Fishbowl

Fishbowl

A hundred years ago prospective London cab drivers looked forward to a career involving a horse, and a bale of hay for fuel. Apart from a switch to the combustion engine not a lot else has happened in the trade’s 350 year history. Most of the changes have happened in the past three years: things such as mandatory credit card acceptance, and widespread road “Modernisation” schemes which have edged motor vehicles out of key roads in favour of cycles.

The London cab trade is now actually quite green. The then Mayor, Boris Johnson, stipulated over two years ago that all new taxis used in London must be capable of running on electricity. Despite concerns over vehicle costs and a lack of charging structure, the take up of electric cabs has been surprisingly high. With more London streets being closed off to non-electric vehicles  I speak, the take-up of electric taxis is sure to continue. This means the “traditional” TX model, beloved by tourists and Londoners alike for its beetle-shaped body, is becoming a thing of the past.

TXeThere are now two models of electric cab to choose from: the TXe, which came out over two years ago; and the Nissan Dynamo which is just starting to appear. Many drivers think the TXe is over-priced, but this isn’t necessarily true. The TXe is expensive compared with a car, but it’s not really a car, it’s a purpose-built taxi. It’s specialist vehicle. It’s also cheaper than many so-called SUVs.

The TXe, like the TX, and the FX models preceding it, is more a car than a van, but it’s still a taxi. With the Mercedes Vito we had the first converted taxi van, or if you like, a taxi/van hybrid. It had its supporters. Personally, I think it’s too van-like, and it’s too big. Vitos are sometimes used as minicabs, which also puts me off. It’s also expensive for a van conversion. The Ford Galaxy -used by our Addison Lee minicab friends-is a nicer vehicle; but we’re restricted to what vehicle we can use as all routes lead back to the 25-feet turning circle. A London taxi has to be able to make a U-turn in 25 feet. A London taxi is so expensive to buy because there are no regular off-the-peg models to choose from, they all have to be adapted.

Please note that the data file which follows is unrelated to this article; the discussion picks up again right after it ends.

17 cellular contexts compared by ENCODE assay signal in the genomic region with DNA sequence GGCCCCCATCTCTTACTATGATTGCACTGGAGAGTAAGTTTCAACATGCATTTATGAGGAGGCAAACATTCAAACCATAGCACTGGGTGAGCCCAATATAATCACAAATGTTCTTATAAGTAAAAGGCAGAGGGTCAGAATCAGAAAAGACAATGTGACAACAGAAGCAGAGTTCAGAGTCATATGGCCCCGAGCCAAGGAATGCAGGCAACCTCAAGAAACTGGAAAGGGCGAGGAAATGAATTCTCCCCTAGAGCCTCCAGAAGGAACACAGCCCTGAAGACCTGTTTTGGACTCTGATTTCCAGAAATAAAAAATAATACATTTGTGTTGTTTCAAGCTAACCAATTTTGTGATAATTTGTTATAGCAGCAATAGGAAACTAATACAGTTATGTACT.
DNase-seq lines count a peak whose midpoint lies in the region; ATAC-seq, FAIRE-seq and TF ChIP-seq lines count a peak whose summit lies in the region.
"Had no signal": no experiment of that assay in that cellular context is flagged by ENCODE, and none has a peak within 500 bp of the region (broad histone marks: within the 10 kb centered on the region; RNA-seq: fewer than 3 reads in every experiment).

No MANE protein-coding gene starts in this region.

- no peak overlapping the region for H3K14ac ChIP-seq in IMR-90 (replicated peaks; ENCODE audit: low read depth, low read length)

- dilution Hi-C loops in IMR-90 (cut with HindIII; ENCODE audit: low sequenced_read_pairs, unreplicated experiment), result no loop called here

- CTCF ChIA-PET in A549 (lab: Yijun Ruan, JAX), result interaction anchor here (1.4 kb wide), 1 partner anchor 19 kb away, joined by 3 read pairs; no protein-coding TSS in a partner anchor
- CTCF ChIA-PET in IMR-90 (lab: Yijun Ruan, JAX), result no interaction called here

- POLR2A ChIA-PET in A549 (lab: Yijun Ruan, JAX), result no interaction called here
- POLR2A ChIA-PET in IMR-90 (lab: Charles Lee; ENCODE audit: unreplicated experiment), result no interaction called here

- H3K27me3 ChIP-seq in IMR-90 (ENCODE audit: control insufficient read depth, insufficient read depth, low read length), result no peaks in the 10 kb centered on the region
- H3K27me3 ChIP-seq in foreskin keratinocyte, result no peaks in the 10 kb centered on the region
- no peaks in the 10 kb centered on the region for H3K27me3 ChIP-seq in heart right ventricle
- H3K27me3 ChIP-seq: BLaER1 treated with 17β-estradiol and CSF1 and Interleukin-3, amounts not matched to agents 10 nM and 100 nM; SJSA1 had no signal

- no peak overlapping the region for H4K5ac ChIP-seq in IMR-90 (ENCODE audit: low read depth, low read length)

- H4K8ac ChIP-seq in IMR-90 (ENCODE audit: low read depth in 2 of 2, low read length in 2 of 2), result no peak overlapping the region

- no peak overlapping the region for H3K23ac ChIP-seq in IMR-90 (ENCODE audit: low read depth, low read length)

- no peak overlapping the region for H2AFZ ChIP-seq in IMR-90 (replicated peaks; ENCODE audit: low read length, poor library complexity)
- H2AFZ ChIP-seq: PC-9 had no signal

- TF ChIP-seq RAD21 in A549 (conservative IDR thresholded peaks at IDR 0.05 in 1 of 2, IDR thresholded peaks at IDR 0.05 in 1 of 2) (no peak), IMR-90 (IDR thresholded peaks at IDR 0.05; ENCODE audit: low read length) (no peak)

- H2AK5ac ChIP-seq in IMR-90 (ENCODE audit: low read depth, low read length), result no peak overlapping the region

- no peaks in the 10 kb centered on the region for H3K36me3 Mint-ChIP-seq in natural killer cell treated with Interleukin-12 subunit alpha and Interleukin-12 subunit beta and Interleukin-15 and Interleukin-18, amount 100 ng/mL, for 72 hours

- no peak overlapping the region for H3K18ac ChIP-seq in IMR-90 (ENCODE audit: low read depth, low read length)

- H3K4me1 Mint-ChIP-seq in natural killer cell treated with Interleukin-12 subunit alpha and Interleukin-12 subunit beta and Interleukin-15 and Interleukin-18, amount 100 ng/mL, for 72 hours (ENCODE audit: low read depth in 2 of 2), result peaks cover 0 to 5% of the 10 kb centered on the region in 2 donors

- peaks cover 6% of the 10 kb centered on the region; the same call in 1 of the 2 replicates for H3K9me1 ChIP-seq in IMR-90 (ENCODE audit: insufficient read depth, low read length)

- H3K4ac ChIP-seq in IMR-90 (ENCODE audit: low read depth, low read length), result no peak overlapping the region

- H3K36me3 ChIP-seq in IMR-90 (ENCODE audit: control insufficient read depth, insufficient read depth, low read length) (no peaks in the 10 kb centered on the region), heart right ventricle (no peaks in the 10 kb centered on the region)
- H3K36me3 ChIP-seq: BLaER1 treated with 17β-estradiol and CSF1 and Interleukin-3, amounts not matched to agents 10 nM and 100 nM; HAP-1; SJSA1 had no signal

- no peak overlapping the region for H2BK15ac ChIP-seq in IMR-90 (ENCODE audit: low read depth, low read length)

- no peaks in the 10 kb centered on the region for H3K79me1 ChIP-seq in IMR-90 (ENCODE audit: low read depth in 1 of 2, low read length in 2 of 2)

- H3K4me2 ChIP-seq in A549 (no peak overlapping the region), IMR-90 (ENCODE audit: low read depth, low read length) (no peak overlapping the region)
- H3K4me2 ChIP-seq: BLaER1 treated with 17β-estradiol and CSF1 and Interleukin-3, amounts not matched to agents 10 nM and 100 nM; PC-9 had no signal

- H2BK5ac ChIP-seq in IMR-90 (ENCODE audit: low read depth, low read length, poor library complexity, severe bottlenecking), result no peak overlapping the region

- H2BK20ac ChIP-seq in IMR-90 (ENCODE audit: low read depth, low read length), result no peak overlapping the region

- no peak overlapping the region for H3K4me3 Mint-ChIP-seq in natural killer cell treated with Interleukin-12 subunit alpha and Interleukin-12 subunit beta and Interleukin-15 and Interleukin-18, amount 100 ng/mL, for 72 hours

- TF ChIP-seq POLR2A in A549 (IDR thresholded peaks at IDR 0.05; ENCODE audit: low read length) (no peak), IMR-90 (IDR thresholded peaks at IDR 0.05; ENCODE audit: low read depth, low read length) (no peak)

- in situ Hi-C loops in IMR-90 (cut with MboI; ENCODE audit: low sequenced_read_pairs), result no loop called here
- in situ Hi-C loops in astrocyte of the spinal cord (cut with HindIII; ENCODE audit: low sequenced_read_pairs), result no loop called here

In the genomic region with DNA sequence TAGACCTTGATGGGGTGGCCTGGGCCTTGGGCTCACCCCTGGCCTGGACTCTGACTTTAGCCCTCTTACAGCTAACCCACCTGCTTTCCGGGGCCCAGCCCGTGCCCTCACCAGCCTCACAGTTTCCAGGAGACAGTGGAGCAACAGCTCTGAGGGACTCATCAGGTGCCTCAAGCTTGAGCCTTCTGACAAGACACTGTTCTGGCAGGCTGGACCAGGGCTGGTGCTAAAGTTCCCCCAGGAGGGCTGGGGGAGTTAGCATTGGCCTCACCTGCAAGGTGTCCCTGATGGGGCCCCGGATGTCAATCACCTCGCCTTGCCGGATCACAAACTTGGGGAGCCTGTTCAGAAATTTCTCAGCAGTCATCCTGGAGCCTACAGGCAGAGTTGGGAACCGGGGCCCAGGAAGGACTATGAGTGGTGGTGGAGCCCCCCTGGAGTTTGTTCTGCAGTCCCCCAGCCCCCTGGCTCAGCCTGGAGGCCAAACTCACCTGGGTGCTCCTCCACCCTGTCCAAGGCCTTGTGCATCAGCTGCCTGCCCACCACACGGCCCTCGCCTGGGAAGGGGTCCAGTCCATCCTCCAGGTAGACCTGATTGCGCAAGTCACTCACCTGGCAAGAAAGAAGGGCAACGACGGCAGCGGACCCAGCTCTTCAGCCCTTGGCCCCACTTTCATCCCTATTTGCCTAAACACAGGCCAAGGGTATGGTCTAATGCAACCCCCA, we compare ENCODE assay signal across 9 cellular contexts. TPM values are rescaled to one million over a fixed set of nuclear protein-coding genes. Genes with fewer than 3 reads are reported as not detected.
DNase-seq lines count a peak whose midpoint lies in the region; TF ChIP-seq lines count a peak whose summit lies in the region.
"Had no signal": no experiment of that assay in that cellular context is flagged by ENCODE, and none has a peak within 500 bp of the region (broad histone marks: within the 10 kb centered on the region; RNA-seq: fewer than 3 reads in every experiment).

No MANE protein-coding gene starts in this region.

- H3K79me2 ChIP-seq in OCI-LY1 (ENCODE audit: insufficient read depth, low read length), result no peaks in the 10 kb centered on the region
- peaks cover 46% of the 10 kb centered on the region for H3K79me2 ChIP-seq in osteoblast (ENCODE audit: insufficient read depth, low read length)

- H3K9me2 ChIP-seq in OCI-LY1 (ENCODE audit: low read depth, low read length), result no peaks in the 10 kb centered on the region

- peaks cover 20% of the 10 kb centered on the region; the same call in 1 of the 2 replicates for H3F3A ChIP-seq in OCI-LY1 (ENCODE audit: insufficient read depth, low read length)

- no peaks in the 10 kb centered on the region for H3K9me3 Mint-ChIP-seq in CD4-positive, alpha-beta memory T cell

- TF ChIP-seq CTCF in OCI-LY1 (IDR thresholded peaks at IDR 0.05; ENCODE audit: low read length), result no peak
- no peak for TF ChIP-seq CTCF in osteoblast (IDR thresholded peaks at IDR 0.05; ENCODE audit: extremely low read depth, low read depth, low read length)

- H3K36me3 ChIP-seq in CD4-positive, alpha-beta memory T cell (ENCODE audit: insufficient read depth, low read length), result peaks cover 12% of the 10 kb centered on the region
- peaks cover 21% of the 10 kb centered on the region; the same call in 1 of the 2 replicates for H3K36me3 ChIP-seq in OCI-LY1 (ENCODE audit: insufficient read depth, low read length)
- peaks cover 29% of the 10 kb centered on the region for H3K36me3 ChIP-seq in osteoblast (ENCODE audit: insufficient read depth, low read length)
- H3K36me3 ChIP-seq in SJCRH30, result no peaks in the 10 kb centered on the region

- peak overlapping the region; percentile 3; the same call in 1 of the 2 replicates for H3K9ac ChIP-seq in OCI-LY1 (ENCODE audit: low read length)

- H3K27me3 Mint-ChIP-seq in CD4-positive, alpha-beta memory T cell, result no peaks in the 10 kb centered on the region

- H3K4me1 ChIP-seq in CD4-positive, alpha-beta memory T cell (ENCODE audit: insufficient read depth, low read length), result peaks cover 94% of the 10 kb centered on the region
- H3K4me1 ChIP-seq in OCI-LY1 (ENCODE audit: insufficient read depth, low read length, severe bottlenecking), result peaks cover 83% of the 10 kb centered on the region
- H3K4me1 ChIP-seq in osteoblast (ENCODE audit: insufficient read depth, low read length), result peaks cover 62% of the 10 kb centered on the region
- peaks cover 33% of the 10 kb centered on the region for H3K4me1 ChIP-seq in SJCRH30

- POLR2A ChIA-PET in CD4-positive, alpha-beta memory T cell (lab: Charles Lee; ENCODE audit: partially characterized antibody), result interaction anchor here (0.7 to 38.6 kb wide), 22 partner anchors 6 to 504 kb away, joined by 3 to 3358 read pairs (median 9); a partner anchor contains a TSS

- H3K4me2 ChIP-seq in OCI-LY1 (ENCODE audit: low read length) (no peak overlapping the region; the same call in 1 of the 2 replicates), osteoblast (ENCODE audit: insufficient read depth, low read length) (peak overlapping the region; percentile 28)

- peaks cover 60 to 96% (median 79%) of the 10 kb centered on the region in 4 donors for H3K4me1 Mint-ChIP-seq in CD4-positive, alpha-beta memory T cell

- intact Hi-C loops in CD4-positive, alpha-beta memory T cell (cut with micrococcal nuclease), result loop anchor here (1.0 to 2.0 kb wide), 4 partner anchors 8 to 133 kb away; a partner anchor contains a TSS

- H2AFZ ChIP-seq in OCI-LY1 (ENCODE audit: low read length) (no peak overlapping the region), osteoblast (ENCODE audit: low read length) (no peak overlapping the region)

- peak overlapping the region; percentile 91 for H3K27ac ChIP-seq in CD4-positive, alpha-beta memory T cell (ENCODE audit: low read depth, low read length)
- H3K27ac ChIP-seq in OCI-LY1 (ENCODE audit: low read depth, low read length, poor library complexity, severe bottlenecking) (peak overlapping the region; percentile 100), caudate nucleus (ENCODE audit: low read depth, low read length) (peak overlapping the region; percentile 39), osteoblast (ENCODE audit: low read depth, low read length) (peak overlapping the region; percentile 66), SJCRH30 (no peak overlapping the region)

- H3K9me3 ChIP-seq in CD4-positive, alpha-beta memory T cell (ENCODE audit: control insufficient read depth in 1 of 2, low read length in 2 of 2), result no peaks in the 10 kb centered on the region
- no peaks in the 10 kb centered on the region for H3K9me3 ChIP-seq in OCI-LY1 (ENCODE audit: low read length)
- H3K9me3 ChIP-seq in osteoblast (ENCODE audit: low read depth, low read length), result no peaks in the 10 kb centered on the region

Fishbowl

Fishbowl

Taxi drivers in the provinces aren’t restricted by archaic rules and van conversions dominate in many towns. There are just a handful of TXs in Leighton Buzzard where I live. I use local cabs occasionally, but even holding back at the ranks when I’m on my way home from the pub or train station I’ve never managed to snap up a TX. Some of the van cabs are awful. A ride home is never the occasion it would be in London. It’ll be interesting to see if the TXe or Dynamo makes inroads in the provinces. I’ve yet to see a Central Bedfordshire-licensed electric taxi, possibly because of a lack of electrical charging points. I’m still amazed they’ve sold so many in London.

The new Dynamo taxi is a van conversion, but I think it has enough character to become an acceptable addition to the London taxi family. I don’t it’ll be as loved as the T4, but the TX is on its way out. Despite the high cost of the new vehicles, the end of the diesel-powered taxi is nigh. The Dynamo is fully electric. This is exciting, but buyers need a leap of faith; particularly with the provision of charging points. Still, even if electricity rises in price the cab will be cheaper to run than my old diesel filth-cart.

Nissan Dynamo Fully elexctric

Nissan Dynamo Fully elexctric

I don’t know if the TXe or Dynamo come fitted with all the squeaks and rumbles of the TX, but for the sake of tradition I hope so. The sound adds to its character. Hopefully the water leaks don’t come as standard; nor the gap by the gear shift that sucks bank notes into the gear mechanism. The TX should by rights be confined to the London Transport Museum. It’s old-fashioned and has never been very reliable, but people the world over have a lot of affection for the model: not despite it being old-fashioned, but because it’s old-fashioned. Those of us holding on to a TX should enjoy it while we can and celebrate it as a much-loved icon –  and tourists should consider themselves privileged to enjoy a ride on one of the last examples of a living dinosaur.

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